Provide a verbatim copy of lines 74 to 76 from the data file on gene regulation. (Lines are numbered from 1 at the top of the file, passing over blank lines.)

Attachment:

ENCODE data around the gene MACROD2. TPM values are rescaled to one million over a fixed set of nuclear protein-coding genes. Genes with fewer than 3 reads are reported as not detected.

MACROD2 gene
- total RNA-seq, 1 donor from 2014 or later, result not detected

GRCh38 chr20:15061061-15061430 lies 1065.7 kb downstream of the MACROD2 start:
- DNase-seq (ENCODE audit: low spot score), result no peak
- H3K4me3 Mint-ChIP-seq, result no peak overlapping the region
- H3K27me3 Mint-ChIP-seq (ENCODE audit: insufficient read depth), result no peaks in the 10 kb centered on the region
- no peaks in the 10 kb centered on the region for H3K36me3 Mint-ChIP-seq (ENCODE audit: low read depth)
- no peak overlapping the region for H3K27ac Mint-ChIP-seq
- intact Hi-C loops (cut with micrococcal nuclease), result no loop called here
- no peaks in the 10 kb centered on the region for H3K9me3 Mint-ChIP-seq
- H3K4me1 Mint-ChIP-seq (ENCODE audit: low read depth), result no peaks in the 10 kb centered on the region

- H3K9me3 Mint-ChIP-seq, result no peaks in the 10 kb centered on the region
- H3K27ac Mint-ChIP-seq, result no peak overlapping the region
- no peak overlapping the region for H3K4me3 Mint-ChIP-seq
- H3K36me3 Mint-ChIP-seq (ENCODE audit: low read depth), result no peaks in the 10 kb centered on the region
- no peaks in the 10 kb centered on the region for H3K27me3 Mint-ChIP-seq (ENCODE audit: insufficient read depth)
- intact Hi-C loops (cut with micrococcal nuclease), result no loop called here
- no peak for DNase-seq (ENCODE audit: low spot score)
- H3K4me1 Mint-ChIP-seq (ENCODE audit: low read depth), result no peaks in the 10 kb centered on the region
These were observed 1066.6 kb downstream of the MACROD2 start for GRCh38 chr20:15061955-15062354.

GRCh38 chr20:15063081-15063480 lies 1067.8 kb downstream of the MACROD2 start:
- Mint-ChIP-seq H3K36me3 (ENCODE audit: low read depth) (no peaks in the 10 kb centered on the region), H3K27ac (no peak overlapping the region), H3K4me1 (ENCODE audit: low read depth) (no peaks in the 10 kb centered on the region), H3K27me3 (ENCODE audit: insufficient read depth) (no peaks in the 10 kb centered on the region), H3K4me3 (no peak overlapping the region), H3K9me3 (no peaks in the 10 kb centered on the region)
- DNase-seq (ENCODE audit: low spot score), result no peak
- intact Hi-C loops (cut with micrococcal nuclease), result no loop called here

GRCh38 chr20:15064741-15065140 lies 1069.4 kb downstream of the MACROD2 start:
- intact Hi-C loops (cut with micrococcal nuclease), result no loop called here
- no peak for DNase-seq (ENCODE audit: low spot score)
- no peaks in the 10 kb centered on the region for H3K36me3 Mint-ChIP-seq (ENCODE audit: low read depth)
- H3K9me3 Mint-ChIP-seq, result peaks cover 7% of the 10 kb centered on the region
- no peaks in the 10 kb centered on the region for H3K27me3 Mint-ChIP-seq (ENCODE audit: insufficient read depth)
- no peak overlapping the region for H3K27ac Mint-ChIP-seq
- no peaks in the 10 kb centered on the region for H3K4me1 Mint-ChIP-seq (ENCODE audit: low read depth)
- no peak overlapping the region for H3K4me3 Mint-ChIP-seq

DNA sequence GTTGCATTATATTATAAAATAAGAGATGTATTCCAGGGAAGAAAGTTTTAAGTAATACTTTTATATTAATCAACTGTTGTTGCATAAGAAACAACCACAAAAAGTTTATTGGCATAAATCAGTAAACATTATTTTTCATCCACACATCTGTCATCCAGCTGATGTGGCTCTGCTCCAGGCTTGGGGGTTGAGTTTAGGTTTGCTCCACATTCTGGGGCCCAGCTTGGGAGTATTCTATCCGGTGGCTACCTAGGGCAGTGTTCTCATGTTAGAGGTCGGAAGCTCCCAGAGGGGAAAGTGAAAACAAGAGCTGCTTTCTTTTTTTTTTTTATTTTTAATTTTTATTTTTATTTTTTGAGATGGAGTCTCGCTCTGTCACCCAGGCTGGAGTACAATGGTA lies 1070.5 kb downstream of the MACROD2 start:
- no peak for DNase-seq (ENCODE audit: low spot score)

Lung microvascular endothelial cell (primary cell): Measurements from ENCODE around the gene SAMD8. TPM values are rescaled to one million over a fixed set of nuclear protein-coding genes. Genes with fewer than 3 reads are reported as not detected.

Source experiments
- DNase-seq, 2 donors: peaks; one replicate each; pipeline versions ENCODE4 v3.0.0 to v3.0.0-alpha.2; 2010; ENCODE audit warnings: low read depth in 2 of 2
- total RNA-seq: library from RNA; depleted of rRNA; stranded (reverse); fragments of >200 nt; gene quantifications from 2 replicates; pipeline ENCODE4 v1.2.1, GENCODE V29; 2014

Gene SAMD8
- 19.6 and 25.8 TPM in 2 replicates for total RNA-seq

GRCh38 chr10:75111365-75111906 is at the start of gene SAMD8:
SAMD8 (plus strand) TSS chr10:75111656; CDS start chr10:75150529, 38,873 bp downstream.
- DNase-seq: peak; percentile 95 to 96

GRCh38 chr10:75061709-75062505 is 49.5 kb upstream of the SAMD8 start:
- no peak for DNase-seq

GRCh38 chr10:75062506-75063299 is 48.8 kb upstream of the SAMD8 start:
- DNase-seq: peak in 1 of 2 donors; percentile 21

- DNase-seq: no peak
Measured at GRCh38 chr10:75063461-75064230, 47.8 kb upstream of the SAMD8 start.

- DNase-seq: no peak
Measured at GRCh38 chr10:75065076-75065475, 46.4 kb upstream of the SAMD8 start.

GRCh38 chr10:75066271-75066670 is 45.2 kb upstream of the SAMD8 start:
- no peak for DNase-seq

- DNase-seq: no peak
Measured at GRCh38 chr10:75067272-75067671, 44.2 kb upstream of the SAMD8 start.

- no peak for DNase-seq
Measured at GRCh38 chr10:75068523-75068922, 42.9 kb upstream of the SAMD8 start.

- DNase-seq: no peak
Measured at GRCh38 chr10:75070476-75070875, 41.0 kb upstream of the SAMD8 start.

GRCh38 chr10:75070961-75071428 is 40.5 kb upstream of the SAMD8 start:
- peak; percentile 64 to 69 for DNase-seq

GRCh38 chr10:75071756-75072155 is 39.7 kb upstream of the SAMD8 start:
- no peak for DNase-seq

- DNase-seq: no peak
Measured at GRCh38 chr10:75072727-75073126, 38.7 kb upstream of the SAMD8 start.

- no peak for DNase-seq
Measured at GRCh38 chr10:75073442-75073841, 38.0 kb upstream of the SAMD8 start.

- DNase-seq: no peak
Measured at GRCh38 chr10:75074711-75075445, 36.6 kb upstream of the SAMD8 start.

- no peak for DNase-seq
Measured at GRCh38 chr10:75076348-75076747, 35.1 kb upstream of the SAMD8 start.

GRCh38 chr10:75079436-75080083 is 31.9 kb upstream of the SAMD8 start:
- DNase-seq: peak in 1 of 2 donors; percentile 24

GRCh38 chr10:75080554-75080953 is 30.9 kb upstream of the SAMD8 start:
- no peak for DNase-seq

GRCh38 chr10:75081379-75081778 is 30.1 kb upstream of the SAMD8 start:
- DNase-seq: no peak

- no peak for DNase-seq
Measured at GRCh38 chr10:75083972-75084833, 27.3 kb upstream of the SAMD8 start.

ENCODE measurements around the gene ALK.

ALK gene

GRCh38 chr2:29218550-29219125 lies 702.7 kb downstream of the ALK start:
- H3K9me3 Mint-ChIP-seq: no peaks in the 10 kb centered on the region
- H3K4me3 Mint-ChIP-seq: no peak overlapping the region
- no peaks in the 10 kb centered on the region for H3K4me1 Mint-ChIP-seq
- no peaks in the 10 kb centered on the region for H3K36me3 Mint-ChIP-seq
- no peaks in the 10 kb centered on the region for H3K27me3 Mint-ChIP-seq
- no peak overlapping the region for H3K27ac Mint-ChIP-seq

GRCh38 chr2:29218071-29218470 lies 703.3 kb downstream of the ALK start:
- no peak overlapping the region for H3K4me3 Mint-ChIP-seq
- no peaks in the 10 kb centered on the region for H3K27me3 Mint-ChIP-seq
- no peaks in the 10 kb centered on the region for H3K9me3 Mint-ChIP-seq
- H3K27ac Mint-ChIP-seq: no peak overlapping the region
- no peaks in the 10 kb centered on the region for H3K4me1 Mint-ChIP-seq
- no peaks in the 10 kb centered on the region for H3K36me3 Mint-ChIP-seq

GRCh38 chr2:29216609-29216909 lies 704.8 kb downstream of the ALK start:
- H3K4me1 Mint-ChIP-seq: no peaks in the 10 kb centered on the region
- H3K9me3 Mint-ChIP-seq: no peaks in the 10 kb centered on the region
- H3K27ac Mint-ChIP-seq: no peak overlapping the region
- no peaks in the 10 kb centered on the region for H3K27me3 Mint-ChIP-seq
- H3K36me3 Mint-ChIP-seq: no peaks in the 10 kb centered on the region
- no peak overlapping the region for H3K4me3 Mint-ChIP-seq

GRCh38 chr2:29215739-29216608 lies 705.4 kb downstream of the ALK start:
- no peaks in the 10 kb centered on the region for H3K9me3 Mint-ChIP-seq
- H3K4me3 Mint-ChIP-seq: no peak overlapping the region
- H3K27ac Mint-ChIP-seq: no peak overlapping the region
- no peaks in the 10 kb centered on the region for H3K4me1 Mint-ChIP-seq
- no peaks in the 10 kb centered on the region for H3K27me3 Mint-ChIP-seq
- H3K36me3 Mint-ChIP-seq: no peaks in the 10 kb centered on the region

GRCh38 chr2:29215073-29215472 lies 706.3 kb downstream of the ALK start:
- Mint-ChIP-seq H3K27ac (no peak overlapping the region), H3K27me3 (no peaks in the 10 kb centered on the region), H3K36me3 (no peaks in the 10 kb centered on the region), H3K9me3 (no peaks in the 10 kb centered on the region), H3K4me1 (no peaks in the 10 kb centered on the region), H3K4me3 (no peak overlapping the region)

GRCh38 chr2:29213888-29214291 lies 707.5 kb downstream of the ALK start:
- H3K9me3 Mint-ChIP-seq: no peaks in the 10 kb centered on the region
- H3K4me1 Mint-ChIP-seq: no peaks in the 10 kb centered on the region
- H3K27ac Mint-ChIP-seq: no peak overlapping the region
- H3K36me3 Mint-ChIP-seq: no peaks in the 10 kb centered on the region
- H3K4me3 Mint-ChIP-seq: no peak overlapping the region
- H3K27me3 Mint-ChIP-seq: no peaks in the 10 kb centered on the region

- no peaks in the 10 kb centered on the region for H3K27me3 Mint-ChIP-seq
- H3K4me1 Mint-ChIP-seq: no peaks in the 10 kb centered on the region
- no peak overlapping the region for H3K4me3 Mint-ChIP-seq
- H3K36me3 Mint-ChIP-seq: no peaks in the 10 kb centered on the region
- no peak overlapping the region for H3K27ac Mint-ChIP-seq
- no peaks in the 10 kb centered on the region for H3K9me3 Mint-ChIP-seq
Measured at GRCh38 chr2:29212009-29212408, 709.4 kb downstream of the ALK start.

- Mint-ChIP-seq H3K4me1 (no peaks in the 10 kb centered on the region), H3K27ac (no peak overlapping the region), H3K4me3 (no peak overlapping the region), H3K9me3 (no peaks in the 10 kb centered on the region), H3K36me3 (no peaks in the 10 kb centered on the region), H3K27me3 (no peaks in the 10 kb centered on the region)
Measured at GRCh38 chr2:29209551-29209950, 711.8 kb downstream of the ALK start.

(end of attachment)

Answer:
GRCh38 chr10:75079436-75080083 is 31.9 kb upstream of the SAMD8 start:
- DNase-seq: peak in 1 of 2 donors; percentile 24

GRCh38 chr10:75080554-75080953 is 30.9 kb upstream of the SAMD8 start: